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Tips for reducing your teen’s risk of misusing prescription painkillers

  • Closeup of male hand unlocking cabinet nattul—Getty Images/iStockphoto

  • Oxycodone is the generic name for a range of opoid pain killing tablets. Prescription bottle for Oxycodone tablets and pills on wooden table with USA flag in background Steve Heap


Wednesday, September 26, 2018

■  Consider non-medical interventions including the tried-and-true RICE  (Rest, Ice, Compression, Elevation) method.

■  Try physical therapy, massage, acupuncture or meditation as alternatives to pain medication.

■  In the event of an injury, ask your treating physician whether other medical interventions might be effective, such as nerve blockers or high-dose anti-inflammatory drugs.

■  When medicating, try lower-level interventions first. Studies show that alternating doses of ibuprofen and acetaminophen can be as effective, if not more, than opiates.

■  If a dentist or doctor is writing a prescription for 15 or 30 opiates, ask if the number can be smaller.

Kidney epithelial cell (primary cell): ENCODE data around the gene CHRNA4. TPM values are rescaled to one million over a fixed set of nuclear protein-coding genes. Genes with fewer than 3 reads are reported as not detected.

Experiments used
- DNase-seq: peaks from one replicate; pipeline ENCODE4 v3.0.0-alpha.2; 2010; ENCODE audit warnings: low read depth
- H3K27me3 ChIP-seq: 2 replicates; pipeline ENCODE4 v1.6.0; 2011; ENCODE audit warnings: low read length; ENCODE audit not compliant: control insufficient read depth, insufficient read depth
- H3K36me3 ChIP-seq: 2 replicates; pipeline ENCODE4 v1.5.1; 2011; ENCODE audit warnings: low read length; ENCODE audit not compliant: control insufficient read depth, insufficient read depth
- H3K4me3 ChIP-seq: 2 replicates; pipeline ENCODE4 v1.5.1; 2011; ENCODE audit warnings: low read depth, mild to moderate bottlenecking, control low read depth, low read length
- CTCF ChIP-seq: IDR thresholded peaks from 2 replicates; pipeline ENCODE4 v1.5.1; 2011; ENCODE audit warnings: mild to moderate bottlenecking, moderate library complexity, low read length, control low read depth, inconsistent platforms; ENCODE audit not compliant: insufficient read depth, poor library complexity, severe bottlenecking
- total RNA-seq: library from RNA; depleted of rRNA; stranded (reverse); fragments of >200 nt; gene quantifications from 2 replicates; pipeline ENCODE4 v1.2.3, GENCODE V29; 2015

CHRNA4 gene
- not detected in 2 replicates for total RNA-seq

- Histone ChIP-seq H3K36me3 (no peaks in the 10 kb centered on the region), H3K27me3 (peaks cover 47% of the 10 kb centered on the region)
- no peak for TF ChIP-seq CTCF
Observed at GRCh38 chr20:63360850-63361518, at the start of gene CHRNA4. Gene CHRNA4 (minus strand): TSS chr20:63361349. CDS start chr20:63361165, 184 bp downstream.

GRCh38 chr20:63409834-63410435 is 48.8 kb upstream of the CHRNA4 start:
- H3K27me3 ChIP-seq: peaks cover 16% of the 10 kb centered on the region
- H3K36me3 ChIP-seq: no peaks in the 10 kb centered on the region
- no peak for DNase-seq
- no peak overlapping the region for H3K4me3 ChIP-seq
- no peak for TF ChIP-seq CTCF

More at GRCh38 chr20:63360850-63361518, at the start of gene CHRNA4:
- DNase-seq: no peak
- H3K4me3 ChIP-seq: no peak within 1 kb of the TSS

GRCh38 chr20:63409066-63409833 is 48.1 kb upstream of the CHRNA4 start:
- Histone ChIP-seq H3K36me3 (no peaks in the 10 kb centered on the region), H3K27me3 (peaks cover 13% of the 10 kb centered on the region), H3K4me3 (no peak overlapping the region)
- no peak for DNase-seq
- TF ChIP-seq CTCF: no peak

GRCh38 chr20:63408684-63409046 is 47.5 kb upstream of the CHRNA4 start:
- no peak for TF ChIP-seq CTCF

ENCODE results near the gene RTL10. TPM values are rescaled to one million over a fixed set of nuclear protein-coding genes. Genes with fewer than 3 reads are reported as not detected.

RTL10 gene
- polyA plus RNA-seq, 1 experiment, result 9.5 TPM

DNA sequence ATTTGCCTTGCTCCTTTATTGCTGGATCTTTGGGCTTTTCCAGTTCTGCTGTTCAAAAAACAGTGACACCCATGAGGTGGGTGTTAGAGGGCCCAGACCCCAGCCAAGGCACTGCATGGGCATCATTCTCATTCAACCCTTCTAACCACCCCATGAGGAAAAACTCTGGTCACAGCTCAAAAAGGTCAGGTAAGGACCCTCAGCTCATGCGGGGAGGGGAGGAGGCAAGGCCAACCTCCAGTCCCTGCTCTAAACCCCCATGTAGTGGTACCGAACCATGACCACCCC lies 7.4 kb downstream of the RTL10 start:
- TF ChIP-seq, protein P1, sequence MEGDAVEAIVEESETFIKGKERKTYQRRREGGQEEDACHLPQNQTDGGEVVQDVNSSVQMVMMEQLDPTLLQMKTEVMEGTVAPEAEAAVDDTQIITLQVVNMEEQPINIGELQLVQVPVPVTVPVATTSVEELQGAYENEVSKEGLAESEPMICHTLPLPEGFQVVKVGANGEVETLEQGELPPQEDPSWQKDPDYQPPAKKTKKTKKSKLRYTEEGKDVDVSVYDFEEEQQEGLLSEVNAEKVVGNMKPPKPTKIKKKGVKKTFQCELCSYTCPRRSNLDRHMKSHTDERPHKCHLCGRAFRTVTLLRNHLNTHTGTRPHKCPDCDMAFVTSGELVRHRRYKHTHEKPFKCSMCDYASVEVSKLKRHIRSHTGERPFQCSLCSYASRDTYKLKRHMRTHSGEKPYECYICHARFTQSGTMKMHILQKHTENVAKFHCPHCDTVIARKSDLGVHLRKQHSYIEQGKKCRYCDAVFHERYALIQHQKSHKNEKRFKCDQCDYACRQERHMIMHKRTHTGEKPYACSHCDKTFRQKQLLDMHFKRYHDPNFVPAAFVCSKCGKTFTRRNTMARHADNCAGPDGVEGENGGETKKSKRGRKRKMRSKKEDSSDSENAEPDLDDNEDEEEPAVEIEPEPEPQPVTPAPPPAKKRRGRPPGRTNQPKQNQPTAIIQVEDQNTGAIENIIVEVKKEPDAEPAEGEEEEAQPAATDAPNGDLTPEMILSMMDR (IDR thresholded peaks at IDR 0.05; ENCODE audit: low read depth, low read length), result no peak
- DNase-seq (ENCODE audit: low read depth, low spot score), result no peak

■  If you have a large quantity prescribed, ask your pharmacist for a partial fill. This means, if you need more, you can go back to the pharmacy to get more, but you won’t have excess pills around the house.

■  Lock all medicines. Websites such as LockMed and Pill Pod sell a variety of locking cases so families can find the option that works best for their needs.

■  Never let your teens self-administer opiates, no matter how responsible they are. “It is never appropriate that a child or young teen or even an older teenager manages their pain pills alone at home,” said Greenfield Dr. Ruth Potee in a video titled “Athletes, Opioids & Addiction.”

■  If you have excess opiate medication, or any medication not being used, drop it off in a prescription drug drop box found at most police stations. In addition, there will be local participation in the national Drug Take Back Day on Oct. 27, 10-2 p.m. at locations around Hampshire and Franklin counties. For more information, visit northwesternda.org

To view “Athletes, Opioids & Addiction,” visit: vimeo.com/176348153

For free copies of the state Department of Public Health publication “Preventing Prescription Opioid Misuse Among Student Athletes,” visit massclearinghouse.ehs.state.ma.us/category/ALCH.html

Also on the Mass Clearinghouse site (which provides its materials at no cost) you can also find a helpful guide for speaking to teens titled “To help protect your kids, talk to them about opioids. Stop addiction before it starts.”